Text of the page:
Why is the daytime sky blue?
Most of us know for a fact that the daytime sky is usually blue on a sunny day but few of us stop to ask why. We know the sun isn’t blue so why does the sky turn that color when the sun rises? Why isn’t the daytime sky orange, or yellow? Well, if we were to venture a collective guess, we could reason that the “blueness” of the daytime sky is probably due to the risen sun. This guess makes sense because when the sun completely sets, the sky turns black except for maybe the moon and little specks of light, which are actually other stars from distant solar systems.
According to our current level of scientific understanding, we humans perceive the daytime sky as blue in color for two primary reasons. The first reason is because of the way our atmosphere interacts with light from the sun. The second reason is because of the way the human eye detects color. Let’s look at these two points from a deeper perspective to see if we can really grok why the daytime sky is so often colored blue.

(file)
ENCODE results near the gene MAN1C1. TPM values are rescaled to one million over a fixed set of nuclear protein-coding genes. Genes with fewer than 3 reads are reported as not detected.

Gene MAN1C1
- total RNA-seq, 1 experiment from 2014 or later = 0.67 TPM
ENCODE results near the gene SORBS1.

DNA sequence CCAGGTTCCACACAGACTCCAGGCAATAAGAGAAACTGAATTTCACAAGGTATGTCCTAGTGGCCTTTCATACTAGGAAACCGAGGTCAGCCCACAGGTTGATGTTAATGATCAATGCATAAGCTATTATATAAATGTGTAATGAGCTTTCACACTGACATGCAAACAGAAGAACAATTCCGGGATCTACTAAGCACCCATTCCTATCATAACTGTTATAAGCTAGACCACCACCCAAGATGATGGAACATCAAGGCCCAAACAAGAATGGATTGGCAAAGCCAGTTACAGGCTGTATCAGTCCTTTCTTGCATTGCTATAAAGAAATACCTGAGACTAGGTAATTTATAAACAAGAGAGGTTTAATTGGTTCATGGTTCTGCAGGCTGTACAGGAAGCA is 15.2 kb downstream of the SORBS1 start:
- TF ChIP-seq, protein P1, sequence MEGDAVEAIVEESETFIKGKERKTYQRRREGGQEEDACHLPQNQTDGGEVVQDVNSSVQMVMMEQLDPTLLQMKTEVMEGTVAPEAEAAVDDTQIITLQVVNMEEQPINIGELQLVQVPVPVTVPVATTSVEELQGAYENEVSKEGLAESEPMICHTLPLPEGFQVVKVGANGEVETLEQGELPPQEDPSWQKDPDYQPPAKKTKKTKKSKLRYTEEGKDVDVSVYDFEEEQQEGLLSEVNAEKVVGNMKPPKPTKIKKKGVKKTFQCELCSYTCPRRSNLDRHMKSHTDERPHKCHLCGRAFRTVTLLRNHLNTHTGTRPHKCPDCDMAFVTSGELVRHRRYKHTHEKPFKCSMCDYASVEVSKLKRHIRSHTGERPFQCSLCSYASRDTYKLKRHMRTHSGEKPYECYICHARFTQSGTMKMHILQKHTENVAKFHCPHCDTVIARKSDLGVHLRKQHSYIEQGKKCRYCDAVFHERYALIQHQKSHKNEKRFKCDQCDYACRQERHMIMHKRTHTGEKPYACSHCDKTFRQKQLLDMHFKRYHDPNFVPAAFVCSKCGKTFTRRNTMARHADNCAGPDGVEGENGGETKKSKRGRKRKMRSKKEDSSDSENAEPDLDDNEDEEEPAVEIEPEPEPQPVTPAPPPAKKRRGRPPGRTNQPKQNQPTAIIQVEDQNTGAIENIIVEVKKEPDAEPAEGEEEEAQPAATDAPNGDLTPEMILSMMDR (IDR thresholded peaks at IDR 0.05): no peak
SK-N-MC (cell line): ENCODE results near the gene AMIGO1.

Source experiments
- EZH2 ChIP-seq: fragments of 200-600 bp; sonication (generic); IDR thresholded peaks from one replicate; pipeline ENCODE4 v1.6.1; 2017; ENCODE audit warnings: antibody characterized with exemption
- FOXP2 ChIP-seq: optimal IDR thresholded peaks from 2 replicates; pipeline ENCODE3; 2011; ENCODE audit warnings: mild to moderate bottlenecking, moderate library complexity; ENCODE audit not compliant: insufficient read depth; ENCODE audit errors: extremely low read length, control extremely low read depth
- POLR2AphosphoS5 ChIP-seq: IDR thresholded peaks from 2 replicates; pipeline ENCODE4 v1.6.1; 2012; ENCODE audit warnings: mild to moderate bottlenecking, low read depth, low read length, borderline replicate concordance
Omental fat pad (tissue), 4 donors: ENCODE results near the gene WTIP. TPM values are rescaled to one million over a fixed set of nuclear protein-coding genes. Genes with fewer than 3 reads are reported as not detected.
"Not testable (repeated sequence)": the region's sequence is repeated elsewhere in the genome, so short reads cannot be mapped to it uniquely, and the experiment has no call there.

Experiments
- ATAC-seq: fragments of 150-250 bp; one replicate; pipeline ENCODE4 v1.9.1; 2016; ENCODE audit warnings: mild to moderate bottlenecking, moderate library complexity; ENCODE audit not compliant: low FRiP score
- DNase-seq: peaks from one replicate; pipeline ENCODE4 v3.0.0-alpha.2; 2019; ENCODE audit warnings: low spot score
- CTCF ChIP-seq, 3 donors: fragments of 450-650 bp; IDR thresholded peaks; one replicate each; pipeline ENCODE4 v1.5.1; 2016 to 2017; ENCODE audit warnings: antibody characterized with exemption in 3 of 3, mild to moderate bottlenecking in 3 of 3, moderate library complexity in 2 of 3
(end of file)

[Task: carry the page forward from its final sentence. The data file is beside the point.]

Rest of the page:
How does our atmosphere interact with light from the sun?
In the realm of physics, visible light is an electromagnetic wave. An electromagnetic wave is a form of energy that races through space at 3 X 108m/s, and possesses both electric and magnetic properties… hence the name “electromagnetic”. There are a lot more technical definitions of electromagnetic waves, but the above should suffice for the purposes of this article. Electromagnetic waves differ from the other major category of waves – mechanical waves – mainly because they don’t need a medium through which to travel. For instance, sound is a mechanical wave… and the main reason why you can hear your iPhone when it rings is because sound can travel from its ringer to your ear using the air around you as a medium of transport. If that same iPhone rang in outer space where there is no air, you wouldn’t be able to hear it. Weird right? Yeah… I know. In contrast, light from the sun (which is an electromagnetic wave) can make it all the way to the earth even through outer space where it doesn’t have the medium of air to pass through. Visible light is just one of the many different types of waves in the electromagnetic spectrum. X-rays and radio waves are also examples of electromagnetic waves… they just exist outside the range that we humans can actually see. The reason why we can see white light and not radio waves is because the fundamental frequency of visible light is at the “goldilocks setting” that stimulates and elicits a response from the “cone” cells in our eyes. Radio waves and microwaves have different fundamental frequencies which our eye cells cannot detect as readily.